Supermarkets have become ‘ashamed’ of selling Christmas cards with religious themes, some Christian leaders have claimed in response to a survey published in today’s Daily Mail which showed that only 0.5% of 6,576 cards sold individually and 5.0% of 1,337 multipacks carried religious images. For the story, see:
The newspaper visited stores owned by the four biggest supermarket chains (Asda, Morrisons, Sainsbury’s, and Tesco) in seven areas: Birmingham, Bristol, Cardiff, Colchester and Witham, London, Manchester, and Newcastle-upon-Tyne. Its findings were disaggregated by supermarket within area.
The chances of a shopper being able to buy an individual Christmas card with a religious theme were highest in Morrisons (1.7%) and lowest in Asda (0.2%). Tesco scored 0.4% and Sainsbury’s 0.8%. Tesco in Newcastle and Sainsbury’s in Colchester had most single cards with a Christian design (seven each).
Asda (3.0%) was also bottom of the list for multipacks including at least one religious card. Then came Morrisons (4.5%), Tesco (6.2%), and Sainsbury’s (6.7%). Colchester had the most choice, the Tesco store there having six multipacks containing a religious card and Sainsbury’s seven.
The Daily Mail ran a similar survey this time last year, with even lower figures. The proportion of religious Christmas cards was then 0.2% for individual designs and 3.5% for multipacks. Details at:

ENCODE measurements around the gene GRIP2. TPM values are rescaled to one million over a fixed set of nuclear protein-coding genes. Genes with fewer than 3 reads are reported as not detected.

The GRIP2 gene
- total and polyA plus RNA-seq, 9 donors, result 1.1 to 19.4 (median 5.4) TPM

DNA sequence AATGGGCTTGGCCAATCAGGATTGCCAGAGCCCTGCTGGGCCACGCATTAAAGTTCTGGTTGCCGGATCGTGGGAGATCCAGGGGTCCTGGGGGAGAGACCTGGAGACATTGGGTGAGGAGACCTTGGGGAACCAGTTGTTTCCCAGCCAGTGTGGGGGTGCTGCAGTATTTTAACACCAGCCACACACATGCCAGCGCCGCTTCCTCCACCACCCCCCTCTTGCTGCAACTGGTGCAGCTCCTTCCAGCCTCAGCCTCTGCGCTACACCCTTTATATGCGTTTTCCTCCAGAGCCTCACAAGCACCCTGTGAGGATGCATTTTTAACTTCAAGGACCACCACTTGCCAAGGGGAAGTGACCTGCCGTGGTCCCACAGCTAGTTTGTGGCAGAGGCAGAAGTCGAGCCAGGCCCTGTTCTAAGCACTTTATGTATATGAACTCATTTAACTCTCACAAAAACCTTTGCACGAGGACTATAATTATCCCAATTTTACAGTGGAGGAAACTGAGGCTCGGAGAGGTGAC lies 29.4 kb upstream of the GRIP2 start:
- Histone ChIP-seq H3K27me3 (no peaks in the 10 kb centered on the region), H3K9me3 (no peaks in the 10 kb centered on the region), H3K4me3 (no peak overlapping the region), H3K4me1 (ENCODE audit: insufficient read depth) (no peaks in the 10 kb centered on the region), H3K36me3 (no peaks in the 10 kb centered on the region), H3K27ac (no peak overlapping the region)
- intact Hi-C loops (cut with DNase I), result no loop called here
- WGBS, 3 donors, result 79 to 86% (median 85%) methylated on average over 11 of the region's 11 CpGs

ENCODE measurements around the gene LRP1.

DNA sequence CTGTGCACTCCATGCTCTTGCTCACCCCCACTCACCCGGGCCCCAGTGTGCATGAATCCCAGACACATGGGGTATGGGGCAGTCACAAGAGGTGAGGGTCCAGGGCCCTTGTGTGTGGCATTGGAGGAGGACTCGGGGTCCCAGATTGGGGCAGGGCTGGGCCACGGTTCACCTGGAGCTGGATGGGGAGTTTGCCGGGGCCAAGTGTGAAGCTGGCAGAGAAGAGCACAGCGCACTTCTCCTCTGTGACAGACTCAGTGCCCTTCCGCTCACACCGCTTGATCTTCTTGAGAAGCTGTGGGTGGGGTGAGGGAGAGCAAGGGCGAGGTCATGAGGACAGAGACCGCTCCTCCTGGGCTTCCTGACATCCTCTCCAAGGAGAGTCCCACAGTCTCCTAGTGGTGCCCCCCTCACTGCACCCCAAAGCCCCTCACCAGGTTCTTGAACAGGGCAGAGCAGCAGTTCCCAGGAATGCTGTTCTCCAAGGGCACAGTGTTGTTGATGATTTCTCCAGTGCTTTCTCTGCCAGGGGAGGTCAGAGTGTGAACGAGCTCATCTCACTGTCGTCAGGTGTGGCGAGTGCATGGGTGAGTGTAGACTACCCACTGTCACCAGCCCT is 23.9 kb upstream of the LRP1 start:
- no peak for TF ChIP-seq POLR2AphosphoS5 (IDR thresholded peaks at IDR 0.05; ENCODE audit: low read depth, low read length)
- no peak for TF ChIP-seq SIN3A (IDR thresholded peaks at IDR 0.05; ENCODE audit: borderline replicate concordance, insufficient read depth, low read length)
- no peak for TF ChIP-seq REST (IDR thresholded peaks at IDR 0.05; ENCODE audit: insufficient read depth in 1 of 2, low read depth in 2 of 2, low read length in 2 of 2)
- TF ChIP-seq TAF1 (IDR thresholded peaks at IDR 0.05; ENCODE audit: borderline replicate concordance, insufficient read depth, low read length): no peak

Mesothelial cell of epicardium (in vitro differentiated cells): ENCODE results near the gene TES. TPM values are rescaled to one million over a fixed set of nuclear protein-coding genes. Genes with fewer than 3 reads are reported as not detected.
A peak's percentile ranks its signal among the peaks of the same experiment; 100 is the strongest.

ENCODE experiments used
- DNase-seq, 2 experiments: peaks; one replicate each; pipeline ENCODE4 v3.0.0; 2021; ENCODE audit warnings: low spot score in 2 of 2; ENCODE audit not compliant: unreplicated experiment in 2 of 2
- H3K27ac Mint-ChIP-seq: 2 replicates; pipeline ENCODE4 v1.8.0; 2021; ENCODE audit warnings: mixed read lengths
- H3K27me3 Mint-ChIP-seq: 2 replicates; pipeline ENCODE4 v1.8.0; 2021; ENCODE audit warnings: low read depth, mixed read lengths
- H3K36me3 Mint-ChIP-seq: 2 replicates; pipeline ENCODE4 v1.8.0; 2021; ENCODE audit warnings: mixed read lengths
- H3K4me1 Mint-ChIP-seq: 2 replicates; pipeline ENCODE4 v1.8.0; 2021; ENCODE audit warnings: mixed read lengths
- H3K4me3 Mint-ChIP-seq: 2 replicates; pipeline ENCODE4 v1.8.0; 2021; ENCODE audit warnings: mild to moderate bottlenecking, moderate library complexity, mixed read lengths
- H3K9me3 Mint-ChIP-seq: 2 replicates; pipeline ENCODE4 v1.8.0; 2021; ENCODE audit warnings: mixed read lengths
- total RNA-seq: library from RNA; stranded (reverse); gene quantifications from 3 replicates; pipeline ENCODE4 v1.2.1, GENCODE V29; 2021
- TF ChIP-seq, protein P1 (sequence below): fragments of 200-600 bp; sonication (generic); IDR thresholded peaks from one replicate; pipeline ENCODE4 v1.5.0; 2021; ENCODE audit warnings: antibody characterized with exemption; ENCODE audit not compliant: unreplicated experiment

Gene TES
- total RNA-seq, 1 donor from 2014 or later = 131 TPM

Obviously, Christmas cards can be bought at many other outlets besides these four supermarket chains. However, impressionistic and anecdotal evidence would suggest that cards with overtly religious themes will not necessarily be in more frequent supply elsewhere either. Such cards have become a niche market and increasingly need to be actively sought out through specialist Christian retail shops and online/mail-order suppliers.
The debate, of course, is whether retailers are simply responding (as they claim) to lack of customer interest in religious cards, by not stocking many of them. Or are they, in effect, driving the trend towards more secular cards by disproportionately giving them shelfspace? The context is also relevant: the number of people sending Christmas cards of any kind has been diminishing in recent years, and the credit crunch from 2008 seems to have exacerbated the trend.